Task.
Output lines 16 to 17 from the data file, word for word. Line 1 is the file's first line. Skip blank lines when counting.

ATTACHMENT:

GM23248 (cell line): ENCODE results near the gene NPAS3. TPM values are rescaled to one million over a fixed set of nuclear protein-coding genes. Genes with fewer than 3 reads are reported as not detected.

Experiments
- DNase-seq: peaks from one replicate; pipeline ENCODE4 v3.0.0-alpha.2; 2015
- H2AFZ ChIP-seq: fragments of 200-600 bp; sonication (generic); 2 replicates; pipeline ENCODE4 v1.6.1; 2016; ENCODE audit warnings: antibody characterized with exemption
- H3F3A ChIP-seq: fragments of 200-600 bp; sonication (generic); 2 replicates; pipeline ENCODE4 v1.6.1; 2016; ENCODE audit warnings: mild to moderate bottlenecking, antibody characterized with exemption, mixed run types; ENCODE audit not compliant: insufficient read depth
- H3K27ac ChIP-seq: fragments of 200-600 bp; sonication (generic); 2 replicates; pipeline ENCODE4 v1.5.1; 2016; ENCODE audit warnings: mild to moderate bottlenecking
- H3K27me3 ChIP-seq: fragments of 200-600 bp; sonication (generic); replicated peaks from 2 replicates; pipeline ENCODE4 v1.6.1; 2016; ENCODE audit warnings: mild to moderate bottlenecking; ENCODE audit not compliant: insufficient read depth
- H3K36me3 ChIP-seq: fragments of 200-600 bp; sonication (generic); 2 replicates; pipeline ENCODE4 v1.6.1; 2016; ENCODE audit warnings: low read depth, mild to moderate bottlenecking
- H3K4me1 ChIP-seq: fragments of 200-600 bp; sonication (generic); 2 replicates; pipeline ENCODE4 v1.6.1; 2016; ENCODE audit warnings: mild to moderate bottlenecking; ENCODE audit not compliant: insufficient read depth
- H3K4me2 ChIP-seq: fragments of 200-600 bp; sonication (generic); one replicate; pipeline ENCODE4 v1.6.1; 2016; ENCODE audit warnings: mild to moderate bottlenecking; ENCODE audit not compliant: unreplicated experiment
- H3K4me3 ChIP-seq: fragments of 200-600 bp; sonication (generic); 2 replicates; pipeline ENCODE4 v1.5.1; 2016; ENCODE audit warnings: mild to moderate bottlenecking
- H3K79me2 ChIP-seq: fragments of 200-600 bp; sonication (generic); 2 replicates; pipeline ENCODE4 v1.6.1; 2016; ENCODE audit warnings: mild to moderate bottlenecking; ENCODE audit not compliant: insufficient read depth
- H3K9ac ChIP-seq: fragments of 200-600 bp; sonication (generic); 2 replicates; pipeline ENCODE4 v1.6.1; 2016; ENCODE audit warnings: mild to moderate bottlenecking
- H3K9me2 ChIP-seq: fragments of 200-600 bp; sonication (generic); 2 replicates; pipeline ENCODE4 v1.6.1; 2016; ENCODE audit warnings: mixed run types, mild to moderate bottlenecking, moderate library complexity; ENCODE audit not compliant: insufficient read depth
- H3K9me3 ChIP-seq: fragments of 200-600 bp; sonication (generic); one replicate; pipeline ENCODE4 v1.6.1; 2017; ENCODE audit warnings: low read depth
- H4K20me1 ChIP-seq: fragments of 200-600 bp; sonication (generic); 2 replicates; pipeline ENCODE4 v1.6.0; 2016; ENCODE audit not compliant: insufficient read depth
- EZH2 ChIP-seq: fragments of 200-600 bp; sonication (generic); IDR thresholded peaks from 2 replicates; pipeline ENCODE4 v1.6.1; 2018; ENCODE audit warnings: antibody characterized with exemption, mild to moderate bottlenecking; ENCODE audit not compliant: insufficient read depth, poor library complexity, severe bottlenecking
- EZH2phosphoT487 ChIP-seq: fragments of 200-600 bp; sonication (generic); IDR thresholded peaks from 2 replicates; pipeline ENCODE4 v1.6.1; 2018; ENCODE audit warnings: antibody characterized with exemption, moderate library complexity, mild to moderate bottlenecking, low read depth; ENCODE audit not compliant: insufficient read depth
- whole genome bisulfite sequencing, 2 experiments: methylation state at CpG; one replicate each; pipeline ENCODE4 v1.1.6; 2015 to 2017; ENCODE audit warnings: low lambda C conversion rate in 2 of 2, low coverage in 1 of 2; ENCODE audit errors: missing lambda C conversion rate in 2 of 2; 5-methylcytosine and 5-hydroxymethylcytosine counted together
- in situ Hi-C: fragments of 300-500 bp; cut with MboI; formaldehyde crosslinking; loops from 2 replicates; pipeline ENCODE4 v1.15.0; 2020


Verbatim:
- H4K20me1 ChIP-seq: fragments of 200-600 bp; sonication (generic); 2 replicates; pipeline ENCODE4 v1.6.0; 2016; ENCODE audit not compliant: insufficient read depth
- EZH2 ChIP-seq: fragments of 200-600 bp; sonication (generic); IDR thresholded peaks from 2 replicates; pipeline ENCODE4 v1.6.1; 2018; ENCODE audit warnings: antibody characterized with exemption, mild to moderate bottlenecking; ENCODE audit not compliant: insufficient read depth, poor library complexity, severe bottlenecking